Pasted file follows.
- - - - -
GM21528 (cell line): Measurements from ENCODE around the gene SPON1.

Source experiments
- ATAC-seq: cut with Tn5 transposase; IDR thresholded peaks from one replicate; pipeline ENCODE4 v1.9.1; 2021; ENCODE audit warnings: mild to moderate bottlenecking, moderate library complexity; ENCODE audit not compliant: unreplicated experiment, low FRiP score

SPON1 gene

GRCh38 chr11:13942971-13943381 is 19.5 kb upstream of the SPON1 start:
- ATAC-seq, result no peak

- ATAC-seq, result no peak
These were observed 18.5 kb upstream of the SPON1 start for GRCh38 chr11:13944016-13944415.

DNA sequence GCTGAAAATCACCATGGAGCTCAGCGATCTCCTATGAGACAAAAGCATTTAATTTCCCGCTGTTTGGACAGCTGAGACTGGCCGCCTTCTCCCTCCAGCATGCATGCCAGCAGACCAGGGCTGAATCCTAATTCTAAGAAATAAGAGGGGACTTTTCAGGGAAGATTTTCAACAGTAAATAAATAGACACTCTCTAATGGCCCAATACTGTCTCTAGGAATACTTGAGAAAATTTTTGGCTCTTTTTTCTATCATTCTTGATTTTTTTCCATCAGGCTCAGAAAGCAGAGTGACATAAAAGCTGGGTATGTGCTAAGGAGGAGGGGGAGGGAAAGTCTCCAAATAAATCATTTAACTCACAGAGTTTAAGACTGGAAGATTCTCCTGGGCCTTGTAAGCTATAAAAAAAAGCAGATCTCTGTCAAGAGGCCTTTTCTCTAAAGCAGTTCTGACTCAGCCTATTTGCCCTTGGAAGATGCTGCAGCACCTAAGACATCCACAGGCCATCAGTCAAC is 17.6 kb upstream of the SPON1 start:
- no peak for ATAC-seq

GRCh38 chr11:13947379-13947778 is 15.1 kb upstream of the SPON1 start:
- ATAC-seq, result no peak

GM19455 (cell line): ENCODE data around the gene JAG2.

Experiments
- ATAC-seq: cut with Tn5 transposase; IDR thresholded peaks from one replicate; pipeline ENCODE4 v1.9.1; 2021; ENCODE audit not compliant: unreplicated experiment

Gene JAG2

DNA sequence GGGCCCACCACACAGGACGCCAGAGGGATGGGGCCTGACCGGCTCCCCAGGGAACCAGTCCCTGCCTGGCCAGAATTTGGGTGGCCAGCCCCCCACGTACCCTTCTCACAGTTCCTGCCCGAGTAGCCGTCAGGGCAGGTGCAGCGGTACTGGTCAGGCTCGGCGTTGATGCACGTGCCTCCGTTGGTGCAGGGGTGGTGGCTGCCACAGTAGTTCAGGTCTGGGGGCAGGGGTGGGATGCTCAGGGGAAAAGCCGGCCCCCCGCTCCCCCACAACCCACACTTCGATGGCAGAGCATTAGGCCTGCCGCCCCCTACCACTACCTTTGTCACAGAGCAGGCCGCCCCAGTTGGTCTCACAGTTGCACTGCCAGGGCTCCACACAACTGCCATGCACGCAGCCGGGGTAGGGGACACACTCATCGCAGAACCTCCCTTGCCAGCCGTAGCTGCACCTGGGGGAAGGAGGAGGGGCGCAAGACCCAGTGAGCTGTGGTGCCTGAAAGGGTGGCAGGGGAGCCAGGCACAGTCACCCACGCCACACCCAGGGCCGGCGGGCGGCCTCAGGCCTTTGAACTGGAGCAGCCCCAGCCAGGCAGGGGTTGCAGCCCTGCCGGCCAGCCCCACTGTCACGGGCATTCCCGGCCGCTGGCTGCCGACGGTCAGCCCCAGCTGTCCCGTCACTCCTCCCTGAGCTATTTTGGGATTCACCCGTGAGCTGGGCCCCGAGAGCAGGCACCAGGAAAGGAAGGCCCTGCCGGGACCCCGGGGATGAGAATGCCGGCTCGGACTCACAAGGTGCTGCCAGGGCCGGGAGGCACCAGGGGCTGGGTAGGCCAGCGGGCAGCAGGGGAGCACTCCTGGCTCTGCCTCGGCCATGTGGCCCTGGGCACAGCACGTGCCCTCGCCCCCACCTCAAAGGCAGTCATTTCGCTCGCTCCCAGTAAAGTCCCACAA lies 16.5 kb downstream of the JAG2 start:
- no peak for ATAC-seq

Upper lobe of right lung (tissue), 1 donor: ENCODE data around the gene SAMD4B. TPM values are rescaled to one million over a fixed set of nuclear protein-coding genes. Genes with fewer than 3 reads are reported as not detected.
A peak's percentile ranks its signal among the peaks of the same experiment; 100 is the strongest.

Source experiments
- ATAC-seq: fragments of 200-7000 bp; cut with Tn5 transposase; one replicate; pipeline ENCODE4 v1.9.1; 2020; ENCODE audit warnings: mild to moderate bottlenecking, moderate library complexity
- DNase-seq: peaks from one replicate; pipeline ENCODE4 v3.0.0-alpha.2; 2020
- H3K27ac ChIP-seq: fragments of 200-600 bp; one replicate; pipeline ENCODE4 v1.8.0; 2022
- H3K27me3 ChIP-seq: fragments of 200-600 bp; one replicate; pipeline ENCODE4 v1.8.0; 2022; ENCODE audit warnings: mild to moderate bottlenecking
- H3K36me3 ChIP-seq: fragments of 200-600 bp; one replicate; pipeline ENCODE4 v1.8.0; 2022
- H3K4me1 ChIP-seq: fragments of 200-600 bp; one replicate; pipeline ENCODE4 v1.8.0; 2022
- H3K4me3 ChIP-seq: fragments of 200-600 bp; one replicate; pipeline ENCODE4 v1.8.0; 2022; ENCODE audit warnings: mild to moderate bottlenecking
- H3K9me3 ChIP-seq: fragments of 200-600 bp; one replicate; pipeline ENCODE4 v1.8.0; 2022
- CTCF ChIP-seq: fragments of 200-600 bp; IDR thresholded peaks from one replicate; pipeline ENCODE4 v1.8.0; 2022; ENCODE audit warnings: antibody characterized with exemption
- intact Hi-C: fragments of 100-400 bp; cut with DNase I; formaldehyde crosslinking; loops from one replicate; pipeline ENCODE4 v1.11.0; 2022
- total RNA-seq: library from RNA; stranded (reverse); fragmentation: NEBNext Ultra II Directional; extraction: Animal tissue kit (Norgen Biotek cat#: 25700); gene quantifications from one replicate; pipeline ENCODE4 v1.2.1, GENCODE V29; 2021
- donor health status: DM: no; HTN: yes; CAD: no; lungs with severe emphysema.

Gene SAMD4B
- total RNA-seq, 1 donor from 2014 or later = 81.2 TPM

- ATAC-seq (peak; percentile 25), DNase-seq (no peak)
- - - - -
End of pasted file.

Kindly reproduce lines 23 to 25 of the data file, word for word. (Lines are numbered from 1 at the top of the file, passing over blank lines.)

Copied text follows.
- DNase-seq: peaks from one replicate; pipeline ENCODE4 v3.0.0-alpha.2; 2020
- H3K27ac ChIP-seq: fragments of 200-600 bp; one replicate; pipeline ENCODE4 v1.8.0; 2022
- H3K27me3 ChIP-seq: fragments of 200-600 bp; one replicate; pipeline ENCODE4 v1.8.0; 2022; ENCODE audit warnings: mild to moderate bottlenecking